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Looking Back - Lessons of the Antikythera Mechanism Fri 29 Dec 06

Am1 At year-end most TV and radio news show typically take a look back at what has gone on in the past year.  So as 2006 comes to a close I thought it would be helpful if I also took a look back on what has transpired.  Back more than 2 thousand years, that is.  Being something of a history buff I've been fascinated by recent news stories on the Antikythera Mechanism.  Discovered by a sponge diver along with more seemingly glamorous artifacts in 1900 off of the Greek island of Antikythera the heavily encrusted and corroded mechanism lay un-noticed until 1902 when an archaeologist noted a gear-wheel embedded in it.  However, it has only just now been determined how this device was used.

Gears_200_1 Created sometime around the end of the second century B.C. (i.e. over 2 thousand years ago!) the Antikythera Mechanism is the first known analog computer.  Although it wasn't found completely intact the main fragment has at least 30 gear-wheels and numerous astronomical inscriptions.  The Antikythera Mechanism Research Project has reported its findings in the journal Nature.  The mechanism computed and displayed the movement of the Sun, the Moon and perhaps even the known planets around Earth, and predicted the dates of future eclipses.  I find it utterly amazing and fascinating that they were able to accomplish so much given the knowledge and tools of the time.

Some of the things that I believe this illustrates:

  • Simplicity, elegance and focus of purpose in design is enduring.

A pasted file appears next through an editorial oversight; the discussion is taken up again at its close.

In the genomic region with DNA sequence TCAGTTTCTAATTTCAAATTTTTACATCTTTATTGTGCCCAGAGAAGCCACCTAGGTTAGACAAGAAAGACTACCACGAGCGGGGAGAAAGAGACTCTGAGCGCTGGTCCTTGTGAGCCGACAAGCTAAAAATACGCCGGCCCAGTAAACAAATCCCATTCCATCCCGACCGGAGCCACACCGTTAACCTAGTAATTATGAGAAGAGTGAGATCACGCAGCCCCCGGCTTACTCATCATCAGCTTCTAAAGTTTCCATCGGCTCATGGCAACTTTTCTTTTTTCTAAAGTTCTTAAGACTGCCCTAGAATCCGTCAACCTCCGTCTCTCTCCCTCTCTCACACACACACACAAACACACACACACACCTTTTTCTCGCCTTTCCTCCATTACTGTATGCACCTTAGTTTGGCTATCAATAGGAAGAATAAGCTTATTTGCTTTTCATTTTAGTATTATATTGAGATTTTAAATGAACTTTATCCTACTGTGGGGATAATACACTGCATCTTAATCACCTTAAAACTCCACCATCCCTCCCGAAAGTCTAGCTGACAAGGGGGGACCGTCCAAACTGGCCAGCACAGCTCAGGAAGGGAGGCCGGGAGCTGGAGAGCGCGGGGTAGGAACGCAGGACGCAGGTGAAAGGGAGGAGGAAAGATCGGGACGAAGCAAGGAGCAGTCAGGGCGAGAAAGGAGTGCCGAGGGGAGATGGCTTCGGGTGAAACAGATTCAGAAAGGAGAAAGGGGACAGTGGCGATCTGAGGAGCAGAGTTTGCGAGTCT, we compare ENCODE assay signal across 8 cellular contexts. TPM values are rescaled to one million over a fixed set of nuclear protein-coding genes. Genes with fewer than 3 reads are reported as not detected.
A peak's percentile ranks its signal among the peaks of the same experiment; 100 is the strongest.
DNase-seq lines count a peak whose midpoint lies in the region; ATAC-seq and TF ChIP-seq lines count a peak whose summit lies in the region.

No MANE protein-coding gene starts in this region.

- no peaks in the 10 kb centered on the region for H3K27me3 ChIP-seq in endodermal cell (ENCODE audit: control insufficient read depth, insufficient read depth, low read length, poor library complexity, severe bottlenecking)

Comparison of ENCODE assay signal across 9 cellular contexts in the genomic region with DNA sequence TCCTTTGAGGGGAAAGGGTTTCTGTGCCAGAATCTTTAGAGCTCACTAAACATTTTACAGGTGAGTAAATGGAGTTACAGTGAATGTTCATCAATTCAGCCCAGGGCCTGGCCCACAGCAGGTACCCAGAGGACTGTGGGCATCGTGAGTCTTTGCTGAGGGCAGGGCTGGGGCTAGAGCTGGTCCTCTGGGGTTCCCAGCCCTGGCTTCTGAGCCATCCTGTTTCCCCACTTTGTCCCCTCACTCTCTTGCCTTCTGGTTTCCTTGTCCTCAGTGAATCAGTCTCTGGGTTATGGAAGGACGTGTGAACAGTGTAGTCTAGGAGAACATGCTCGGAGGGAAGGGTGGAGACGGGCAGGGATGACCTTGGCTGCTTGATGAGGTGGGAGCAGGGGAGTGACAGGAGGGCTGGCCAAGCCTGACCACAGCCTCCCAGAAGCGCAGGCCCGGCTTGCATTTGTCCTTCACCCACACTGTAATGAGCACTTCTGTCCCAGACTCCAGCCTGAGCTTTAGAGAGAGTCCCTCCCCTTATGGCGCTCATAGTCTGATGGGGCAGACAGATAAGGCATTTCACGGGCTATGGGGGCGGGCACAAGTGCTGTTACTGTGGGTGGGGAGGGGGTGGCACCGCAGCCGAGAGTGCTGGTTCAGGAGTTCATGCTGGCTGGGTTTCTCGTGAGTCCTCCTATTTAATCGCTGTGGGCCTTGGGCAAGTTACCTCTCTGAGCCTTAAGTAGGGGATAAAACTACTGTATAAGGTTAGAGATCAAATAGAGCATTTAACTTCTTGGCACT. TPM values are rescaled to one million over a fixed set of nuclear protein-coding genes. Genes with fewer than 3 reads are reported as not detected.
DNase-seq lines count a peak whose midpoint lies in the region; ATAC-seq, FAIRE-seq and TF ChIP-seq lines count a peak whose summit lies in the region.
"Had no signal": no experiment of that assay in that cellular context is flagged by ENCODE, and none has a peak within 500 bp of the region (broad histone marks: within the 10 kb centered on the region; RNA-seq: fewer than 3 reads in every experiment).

• The power of observation should never be under-estimated.  It is amazing what you can learn just through observing how the world around you works.  I find it mind boggling to think of the amount of astronomical observation that had to be done to do something like this.
  • The power of the human mind is an awe-inspiring thing to contemplate.

As we often react to the every day pressure to get things done it might be worthwhile to contemplate what we can accomplish using computers if we go about it correctly.  Four thousand year from now if an archaeologist should find the remains of your PC what would they conclude you were using it for?

Your thoughts?

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» Antikythera Mechanism - An Update from Beyond Blinking Lights and Acronyms
Back at the end of 2006 I wrote about the Antikythera Mechanism, a astronomical calculator from more than 2,000 years ago. Recent reports indicate that this wasn't just an all purpose astronomical calculate but had a specific purpose. It was [Read More]



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